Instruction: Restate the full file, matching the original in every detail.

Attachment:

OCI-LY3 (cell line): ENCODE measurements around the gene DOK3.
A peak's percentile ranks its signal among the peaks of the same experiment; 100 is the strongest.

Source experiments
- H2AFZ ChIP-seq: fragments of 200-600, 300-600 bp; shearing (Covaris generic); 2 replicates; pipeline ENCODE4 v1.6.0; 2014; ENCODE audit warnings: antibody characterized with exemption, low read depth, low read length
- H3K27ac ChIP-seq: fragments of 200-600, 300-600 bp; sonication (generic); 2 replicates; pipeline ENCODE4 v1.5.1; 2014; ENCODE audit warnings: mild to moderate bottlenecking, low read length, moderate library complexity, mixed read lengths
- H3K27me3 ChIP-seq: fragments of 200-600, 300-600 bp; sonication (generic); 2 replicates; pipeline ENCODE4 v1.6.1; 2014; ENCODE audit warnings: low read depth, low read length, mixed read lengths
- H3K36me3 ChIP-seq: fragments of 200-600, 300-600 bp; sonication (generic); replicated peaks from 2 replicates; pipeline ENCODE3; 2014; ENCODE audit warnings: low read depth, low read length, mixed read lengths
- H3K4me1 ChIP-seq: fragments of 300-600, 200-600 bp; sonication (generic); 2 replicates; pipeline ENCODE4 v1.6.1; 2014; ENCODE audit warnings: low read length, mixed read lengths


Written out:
OCI-LY3 (cell line): ENCODE measurements around the gene DOK3.
A peak's percentile ranks its signal among the peaks of the same experiment; 100 is the strongest.

Source experiments
- H2AFZ ChIP-seq: fragments of 200-600, 300-600 bp; shearing (Covaris generic); 2 replicates; pipeline ENCODE4 v1.6.0; 2014; ENCODE audit warnings: antibody characterized with exemption, low read depth, low read length
- H3K27ac ChIP-seq: fragments of 200-600, 300-600 bp; sonication (generic); 2 replicates; pipeline ENCODE4 v1.5.1; 2014; ENCODE audit warnings: mild to moderate bottlenecking, low read length, moderate library complexity, mixed read lengths
- H3K27me3 ChIP-seq: fragments of 200-600, 300-600 bp; sonication (generic); 2 replicates; pipeline ENCODE4 v1.6.1; 2014; ENCODE audit warnings: low read depth, low read length, mixed read lengths
- H3K36me3 ChIP-seq: fragments of 200-600, 300-600 bp; sonication (generic); replicated peaks from 2 replicates; pipeline ENCODE3; 2014; ENCODE audit warnings: low read depth, low read length, mixed read lengths
- H3K4me1 ChIP-seq: fragments of 300-600, 200-600 bp; sonication (generic); 2 replicates; pipeline ENCODE4 v1.6.1; 2014; ENCODE audit warnings: low read length, mixed read lengths